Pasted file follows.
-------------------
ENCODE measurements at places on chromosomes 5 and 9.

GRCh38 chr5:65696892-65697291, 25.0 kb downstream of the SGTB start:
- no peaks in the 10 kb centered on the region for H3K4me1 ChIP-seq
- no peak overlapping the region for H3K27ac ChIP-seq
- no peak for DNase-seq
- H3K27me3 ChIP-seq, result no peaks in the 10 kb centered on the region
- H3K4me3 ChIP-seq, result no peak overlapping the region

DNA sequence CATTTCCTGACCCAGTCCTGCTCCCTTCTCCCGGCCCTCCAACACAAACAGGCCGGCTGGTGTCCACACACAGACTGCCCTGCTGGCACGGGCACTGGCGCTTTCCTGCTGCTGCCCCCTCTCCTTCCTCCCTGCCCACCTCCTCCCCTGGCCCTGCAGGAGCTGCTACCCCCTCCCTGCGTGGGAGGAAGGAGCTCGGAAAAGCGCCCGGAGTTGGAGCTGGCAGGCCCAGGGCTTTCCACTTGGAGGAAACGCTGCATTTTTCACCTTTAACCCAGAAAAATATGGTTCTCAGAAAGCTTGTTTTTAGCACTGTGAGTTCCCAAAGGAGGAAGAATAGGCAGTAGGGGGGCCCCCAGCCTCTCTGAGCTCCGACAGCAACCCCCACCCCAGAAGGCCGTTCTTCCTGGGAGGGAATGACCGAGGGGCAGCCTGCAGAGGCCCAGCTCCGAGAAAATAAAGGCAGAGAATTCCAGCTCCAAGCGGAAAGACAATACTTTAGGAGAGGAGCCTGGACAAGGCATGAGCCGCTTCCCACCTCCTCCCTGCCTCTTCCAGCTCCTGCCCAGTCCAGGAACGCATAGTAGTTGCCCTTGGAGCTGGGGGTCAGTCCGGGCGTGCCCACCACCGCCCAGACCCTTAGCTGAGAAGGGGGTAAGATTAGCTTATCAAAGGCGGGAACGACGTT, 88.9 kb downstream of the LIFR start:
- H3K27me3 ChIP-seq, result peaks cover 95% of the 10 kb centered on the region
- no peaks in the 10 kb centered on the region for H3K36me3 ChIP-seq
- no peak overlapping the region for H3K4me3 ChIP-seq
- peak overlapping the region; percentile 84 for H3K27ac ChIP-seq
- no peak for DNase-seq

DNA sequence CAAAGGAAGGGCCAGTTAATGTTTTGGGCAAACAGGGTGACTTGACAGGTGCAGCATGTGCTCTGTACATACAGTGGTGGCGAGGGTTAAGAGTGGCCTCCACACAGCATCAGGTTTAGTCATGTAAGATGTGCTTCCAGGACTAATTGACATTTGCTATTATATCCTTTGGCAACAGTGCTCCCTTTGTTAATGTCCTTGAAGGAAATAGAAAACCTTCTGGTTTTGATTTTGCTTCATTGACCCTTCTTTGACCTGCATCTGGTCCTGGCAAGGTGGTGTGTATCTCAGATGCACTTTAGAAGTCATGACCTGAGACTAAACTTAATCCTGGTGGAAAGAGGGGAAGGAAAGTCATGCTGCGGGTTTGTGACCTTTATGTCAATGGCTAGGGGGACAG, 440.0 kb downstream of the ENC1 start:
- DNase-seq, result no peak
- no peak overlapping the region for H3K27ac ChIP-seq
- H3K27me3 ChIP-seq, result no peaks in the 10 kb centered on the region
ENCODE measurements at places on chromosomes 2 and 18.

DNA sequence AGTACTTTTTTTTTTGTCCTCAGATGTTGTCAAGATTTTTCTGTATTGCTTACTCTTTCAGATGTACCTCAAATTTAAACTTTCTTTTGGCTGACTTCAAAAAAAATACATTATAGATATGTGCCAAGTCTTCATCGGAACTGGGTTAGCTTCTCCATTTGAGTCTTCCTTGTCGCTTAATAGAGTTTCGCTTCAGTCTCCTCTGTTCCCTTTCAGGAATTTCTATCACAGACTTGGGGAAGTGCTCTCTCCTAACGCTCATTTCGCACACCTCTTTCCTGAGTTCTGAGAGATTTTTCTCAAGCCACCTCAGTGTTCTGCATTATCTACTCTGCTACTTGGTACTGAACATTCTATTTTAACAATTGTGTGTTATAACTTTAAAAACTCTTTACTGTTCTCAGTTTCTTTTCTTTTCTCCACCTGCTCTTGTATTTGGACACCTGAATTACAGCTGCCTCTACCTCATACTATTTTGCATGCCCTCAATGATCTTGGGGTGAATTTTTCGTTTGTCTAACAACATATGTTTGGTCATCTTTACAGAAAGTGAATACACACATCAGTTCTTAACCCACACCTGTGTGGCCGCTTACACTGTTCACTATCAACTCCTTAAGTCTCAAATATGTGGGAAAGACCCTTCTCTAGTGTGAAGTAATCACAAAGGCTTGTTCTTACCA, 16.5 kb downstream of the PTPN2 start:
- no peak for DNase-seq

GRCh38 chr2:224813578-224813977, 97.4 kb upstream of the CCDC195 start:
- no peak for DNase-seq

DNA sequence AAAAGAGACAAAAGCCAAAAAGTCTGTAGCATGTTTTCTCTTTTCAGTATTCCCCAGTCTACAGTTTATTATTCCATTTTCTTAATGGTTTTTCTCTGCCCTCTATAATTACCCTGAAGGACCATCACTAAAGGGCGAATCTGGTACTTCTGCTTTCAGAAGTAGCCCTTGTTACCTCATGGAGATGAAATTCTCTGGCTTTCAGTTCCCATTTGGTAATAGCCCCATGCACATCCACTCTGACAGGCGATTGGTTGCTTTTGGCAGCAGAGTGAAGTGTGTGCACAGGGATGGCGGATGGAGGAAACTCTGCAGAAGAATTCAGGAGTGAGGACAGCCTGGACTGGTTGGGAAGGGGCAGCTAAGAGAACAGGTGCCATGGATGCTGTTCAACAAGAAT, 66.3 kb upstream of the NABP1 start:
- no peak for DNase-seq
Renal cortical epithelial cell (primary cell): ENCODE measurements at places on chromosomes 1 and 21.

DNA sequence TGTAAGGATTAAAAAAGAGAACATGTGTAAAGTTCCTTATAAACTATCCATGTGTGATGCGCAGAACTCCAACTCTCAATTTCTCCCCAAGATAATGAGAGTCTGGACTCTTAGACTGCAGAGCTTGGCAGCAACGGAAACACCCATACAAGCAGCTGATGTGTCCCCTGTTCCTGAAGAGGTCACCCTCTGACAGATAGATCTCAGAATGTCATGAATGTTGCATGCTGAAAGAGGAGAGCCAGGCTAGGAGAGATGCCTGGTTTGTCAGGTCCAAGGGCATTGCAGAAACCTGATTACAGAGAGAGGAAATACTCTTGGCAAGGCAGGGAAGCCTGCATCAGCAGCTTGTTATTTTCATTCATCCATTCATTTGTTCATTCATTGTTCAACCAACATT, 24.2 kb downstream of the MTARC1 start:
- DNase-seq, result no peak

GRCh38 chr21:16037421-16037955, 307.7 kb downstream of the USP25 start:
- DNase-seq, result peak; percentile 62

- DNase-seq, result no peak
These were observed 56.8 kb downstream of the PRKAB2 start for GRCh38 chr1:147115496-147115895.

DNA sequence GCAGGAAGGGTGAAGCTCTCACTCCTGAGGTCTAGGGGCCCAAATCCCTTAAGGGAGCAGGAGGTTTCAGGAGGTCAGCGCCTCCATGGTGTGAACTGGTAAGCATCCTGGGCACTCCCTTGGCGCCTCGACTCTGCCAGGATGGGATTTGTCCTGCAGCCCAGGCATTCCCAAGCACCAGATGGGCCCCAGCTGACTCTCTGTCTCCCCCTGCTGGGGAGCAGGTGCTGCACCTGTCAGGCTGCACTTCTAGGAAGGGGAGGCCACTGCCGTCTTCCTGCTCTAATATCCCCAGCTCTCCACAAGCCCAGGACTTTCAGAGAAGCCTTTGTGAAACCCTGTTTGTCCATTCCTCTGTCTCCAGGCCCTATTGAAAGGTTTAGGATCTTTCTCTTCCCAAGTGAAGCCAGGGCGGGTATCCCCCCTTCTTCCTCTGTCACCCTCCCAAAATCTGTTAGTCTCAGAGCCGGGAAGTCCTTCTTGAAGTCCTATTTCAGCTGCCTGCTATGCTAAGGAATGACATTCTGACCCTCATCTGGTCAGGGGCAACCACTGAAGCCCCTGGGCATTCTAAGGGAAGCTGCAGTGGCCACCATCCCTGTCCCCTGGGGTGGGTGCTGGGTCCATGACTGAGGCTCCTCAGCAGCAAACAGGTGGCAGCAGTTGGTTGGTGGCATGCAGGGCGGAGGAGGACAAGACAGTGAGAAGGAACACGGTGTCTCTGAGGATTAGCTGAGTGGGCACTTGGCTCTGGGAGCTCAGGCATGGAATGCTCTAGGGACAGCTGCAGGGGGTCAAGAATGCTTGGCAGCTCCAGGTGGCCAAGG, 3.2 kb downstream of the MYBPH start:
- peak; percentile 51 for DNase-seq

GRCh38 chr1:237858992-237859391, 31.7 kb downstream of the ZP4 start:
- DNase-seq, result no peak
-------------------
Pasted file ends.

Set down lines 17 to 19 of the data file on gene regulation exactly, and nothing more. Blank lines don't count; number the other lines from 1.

- H3K27me3 ChIP-seq, result no peaks in the 10 kb centered on the region
ENCODE measurements at places on chromosomes 2 and 18.

DNA sequence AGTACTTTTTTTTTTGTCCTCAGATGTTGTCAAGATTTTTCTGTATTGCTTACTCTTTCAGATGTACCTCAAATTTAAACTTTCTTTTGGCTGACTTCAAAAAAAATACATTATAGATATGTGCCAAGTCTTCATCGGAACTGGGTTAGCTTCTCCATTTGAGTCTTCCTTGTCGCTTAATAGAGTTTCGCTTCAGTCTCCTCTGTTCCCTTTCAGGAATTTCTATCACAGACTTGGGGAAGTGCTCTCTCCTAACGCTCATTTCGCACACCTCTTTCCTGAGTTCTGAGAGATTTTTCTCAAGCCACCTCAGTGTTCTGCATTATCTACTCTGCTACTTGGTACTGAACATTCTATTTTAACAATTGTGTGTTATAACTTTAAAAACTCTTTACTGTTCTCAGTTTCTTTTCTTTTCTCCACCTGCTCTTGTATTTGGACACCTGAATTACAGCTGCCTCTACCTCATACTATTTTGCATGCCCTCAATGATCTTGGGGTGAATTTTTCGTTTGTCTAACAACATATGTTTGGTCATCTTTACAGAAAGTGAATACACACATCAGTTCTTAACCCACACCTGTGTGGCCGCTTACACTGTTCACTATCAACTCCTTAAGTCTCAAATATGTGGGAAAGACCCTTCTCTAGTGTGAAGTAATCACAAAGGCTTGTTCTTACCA, 16.5 kb downstream of the PTPN2 start: